I am not going to lie and say I wasn’t happy to leave the room when I was done. But once I left the room, I just went on with my day and didn’t really think twice about it. That was until yesterday, when my rep who sells me the biopsy needles (who was in the room during the whole procedure) said, “Wow, that was a really emotional case the other day. That was one of the toughest situations I have seen and you handled it really well.” When I took a step back and thought about it, I tried to picture how I might’ve handled it when I first started. I probably would have just done the procedure and tried to get out of the room as soon as possible.

Over the years, I have accepted the fact that I will never know what it feels like to be on the other side. I will never understand the fears that go through my patient’s heads. The only thing I can do in that moment is to offer support. I can’t promise them that they will live, but I can promise them that I will take care of them and always be there for them. That is what working with cancer for 5 years has taught me, not some actress in medical school. That is the art of medicine.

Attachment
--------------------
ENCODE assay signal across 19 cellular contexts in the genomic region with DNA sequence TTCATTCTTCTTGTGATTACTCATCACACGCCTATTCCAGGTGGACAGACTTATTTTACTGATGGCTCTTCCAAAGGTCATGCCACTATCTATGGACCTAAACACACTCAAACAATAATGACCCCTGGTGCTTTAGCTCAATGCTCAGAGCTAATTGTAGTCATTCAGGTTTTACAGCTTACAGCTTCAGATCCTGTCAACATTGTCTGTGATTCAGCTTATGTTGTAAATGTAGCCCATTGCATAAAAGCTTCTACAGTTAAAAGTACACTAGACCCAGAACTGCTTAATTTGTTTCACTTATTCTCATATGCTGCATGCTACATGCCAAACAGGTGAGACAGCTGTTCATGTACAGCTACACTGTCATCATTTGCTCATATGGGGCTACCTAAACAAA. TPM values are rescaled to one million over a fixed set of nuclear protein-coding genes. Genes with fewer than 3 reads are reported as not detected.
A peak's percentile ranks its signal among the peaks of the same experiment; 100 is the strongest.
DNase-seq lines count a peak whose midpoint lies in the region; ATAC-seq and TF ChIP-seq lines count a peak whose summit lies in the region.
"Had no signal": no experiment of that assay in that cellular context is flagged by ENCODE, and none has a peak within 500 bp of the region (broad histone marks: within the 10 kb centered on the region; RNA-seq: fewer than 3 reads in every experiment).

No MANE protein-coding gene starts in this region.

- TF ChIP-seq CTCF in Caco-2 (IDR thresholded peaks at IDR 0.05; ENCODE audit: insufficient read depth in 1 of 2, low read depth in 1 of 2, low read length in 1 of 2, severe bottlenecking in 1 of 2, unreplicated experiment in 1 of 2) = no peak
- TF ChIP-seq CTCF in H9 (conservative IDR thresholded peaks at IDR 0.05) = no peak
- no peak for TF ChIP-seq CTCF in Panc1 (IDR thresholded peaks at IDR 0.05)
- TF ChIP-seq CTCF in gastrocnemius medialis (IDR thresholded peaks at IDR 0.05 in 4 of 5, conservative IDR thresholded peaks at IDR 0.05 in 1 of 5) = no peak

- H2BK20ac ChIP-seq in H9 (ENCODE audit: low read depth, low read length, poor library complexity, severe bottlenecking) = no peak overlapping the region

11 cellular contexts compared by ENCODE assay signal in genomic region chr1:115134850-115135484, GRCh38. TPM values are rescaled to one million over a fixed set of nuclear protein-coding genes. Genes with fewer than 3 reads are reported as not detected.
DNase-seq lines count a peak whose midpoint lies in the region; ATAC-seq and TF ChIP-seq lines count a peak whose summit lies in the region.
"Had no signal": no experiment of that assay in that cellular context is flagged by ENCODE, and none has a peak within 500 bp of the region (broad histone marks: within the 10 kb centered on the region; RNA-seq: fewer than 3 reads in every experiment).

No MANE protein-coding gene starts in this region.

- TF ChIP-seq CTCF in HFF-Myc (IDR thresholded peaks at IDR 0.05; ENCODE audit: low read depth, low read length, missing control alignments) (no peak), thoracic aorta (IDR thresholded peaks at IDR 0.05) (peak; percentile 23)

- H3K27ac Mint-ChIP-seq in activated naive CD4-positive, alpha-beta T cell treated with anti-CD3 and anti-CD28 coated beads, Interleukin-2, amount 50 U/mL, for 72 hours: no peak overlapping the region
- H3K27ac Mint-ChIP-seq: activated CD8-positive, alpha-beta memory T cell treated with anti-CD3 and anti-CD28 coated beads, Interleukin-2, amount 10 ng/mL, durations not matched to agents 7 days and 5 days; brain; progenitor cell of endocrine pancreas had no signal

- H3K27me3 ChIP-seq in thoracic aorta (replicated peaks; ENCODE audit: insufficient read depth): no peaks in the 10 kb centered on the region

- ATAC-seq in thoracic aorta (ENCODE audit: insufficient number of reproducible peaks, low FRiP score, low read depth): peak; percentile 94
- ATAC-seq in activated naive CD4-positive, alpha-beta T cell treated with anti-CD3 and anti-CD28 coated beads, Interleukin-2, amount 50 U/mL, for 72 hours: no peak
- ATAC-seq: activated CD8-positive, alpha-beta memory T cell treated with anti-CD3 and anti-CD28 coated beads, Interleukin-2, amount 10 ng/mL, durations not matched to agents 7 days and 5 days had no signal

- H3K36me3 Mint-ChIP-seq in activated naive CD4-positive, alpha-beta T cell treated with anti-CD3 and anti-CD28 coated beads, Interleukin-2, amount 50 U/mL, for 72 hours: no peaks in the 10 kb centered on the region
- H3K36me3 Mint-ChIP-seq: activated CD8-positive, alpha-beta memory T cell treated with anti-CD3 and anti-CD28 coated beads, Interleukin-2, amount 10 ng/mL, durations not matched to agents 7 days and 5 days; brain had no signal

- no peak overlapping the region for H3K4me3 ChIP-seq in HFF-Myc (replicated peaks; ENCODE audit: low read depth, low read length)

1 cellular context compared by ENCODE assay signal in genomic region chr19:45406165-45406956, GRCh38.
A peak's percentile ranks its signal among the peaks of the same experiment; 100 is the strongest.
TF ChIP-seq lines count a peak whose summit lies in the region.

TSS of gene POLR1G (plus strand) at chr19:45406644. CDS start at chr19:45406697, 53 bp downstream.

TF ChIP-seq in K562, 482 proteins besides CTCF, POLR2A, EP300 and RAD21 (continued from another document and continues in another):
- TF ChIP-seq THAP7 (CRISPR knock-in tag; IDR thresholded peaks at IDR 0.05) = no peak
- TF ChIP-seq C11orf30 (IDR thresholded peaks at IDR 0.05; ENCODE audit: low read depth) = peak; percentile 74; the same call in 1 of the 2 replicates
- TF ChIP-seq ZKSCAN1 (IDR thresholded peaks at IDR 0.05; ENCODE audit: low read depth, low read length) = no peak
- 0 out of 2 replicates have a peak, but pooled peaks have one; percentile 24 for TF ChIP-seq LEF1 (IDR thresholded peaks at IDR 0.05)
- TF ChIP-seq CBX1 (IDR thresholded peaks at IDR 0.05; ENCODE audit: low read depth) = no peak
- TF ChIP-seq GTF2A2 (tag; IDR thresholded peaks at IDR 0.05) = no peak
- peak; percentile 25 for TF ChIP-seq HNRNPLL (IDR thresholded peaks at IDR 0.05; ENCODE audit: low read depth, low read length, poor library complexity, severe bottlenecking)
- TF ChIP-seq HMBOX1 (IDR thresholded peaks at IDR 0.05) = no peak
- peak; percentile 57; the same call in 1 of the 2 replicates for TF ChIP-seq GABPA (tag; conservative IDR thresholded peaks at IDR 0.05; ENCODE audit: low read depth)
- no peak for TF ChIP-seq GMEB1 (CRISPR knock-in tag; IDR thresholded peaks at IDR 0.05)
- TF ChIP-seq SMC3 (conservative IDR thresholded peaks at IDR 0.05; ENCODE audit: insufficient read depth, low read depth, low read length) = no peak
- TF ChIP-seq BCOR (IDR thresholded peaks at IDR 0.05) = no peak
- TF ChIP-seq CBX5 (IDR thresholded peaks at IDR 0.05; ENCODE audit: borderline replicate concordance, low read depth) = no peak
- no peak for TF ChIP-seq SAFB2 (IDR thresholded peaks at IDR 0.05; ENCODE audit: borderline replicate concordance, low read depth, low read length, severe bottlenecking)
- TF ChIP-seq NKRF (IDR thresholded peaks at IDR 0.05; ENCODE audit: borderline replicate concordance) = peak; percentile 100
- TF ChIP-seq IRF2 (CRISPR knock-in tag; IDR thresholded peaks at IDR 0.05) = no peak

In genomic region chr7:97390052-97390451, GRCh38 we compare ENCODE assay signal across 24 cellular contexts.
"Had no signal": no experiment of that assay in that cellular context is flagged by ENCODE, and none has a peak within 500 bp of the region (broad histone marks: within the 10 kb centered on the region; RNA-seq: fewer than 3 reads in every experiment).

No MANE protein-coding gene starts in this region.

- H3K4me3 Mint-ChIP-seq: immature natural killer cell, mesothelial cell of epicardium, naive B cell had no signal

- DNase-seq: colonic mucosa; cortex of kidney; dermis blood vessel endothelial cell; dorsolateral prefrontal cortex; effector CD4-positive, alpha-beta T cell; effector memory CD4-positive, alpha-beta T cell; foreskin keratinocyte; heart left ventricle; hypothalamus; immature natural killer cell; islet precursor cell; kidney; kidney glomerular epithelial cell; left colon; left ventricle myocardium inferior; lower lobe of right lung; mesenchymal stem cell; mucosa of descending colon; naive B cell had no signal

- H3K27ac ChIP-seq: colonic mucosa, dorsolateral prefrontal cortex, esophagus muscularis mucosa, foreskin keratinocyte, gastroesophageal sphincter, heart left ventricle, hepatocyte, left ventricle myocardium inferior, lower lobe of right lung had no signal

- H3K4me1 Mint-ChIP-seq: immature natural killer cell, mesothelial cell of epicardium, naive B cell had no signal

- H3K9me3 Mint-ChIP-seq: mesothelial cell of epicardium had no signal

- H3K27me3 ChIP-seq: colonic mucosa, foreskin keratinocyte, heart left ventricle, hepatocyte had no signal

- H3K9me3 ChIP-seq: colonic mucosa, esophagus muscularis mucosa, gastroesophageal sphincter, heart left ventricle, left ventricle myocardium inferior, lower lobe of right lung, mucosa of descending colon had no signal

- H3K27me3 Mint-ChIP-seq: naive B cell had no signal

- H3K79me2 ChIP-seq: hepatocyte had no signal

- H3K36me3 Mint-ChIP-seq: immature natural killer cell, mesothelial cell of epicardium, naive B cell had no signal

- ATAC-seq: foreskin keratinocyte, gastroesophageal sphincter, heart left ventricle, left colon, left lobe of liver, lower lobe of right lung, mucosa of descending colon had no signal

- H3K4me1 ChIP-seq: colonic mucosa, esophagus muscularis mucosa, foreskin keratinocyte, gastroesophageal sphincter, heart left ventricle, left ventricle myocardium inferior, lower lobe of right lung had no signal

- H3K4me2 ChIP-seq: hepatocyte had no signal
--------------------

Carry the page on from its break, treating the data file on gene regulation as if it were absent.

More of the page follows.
Cancer a second time

Stacy was woman in her early fifties who in for a routine mammogram.  She was diagnosed with DCIS 2 years prior and treated with lumpectomy and radiation and was currently on Tamoxifen.  Because she was only 2 years out from her diagnosis, I read her mammogram while she was there.

I opened up her study.  Oh no, those calcifications don’t look good.  I immediately knew that her DCIS had come back, but this time in two spots.  I went in to talk to her and her husband.  I could immediately tell that she was a nervous wreck.

“There are two new areas of calcifications in your right breast that look worrisome.  We need to do a biopsy to find out what is causing the calcifications.”

She breaks down hysterically and starts crying.  She screams, “I can’t go through this again!”  As her husband tried to help calm her down, I stood there awkwardly, not knowing what else I could say.  I couldn’t say anything that was going to make things better at that moment.  So, I quickly passed her on to my patient navigator to schedule an appointment.